Similarly, an XLR balanced input can be fed from an unbalanced output. In this scenario, the hot signal is output the the XLR pin 2 while pins 1 and 3 carry the ground.

XLR connector configured for an unbalanced output

An XLR connector configured for an unbalanced output.

Having cables with this kind of output makes it easy to directly connect unbalanced sources such as guitar effects directly into recording gear, DAWs, and signal processors with balanced inputs.

In many cases you can reverse the process when feeding a balanced output signal to an unbalanced input. However, some older gear with poorly designed balanced outputs could potentially short the output to the ground, producing a noisy, unbalanced signal, or worse, damage the input stage it’s connected to. This is a pretty unlikely scenario, but if you have older gear that has outputs that do not use transformers, and are handy with a soldering iron, you can wire an adapter cable as illustrated below. For safety’s sake we’ve added a couple of 100 ohm resistors in series with pins 2 and 3. The resistor wired to pin 3 prevents short circuiting with the ground. If the resistor becomes warm within a minute of operation, remove it and leave pin 3 unconnected. By connecting pin 1 to the ground and pin 2 to the hot conductor you’ll still get an unbalanced input signal.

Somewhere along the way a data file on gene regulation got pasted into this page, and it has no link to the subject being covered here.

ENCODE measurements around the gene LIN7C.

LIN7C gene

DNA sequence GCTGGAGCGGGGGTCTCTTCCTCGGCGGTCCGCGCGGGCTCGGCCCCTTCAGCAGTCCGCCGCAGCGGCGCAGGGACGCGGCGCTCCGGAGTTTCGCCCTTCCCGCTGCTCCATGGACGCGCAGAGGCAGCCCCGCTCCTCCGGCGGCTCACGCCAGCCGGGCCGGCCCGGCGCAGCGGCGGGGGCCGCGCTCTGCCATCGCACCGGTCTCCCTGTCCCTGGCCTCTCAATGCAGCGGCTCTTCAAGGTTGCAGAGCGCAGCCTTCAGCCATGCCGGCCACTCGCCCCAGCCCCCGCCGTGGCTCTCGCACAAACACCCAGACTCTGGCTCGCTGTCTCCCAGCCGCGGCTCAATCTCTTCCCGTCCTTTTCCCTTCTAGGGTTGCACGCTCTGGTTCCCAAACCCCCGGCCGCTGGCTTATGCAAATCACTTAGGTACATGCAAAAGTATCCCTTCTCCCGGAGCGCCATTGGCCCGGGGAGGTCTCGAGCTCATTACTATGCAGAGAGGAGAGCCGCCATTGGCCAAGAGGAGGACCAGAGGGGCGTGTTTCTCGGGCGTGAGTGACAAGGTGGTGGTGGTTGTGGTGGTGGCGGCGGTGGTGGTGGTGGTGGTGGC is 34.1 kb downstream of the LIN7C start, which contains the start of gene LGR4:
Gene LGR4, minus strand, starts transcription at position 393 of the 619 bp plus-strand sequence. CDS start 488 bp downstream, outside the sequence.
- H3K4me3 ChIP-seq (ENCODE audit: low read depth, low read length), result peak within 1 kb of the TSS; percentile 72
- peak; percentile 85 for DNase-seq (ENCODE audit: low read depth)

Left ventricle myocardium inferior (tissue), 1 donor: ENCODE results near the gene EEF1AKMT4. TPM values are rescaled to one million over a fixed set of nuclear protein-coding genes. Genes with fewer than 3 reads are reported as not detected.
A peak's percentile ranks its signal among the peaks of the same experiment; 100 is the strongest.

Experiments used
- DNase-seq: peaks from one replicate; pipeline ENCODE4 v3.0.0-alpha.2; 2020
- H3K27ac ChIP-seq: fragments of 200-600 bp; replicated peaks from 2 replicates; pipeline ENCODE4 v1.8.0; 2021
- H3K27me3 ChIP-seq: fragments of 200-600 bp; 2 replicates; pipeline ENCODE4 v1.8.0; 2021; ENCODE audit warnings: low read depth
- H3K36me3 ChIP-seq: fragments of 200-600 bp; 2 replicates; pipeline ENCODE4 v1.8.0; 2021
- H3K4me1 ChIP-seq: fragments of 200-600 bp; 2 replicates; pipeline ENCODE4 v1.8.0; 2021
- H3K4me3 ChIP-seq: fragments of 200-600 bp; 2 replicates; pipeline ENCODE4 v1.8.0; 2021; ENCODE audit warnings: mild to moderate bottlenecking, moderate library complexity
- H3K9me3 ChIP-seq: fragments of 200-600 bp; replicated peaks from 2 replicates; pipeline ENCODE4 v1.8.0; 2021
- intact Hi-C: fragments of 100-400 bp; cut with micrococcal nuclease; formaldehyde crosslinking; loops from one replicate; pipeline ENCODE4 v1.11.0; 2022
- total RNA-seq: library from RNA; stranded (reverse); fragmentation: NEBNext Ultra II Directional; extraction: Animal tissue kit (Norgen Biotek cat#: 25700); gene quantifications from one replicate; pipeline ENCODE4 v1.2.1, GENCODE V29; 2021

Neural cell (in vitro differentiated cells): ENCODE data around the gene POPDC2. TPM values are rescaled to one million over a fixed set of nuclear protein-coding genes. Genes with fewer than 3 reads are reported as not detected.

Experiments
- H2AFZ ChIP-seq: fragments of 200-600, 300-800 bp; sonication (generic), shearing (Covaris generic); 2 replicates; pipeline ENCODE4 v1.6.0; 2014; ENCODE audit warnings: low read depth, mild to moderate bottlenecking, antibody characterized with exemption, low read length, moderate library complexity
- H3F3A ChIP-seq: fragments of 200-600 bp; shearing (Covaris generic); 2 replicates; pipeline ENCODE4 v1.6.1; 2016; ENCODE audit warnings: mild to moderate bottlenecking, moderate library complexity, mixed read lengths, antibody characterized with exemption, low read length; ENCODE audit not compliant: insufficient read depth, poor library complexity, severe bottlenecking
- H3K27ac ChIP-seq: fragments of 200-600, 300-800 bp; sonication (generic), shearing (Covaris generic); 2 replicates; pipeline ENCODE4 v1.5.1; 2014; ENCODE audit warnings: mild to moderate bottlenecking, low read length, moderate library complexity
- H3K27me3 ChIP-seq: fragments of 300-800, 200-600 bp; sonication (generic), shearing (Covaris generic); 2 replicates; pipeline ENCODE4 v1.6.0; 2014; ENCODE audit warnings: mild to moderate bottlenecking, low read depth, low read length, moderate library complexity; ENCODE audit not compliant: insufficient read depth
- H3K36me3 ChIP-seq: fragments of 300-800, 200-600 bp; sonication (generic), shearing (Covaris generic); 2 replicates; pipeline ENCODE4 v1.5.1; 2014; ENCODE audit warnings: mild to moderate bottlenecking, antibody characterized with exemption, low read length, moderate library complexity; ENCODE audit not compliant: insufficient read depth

XLR balanced to unbalanced connector

Resistors add insurance to this XLR balanced to unbalanced connector.

Female/Male 3-pin XLR connectors

Female/Male 3-pin XLR connectors

Do I Really Need Balanced I/O?

Unbalanced connections are usually adequate for home studio and stage rigs where there are no long cable runs. But if if you need lengthy cables in your setup or are working with very low signal levels such as recording a softly played acoustic guitar with a dynamic mic, balanced connections will help keep your high-gain signal noise-free.

Tags: Audio Interfaces


# nahtanoj 2016-11-27 07:00
not really useful information. It still tells me nothing how to terminate the cold signal at a TS plug. Shield or terminate to hot???????
# Christian 2016-03-07 12:27
Thank you, very clear.
Q: Can you tell me if I can balance my turntable output, without installing a SUT?
# Asghar 2016-02-24 04:41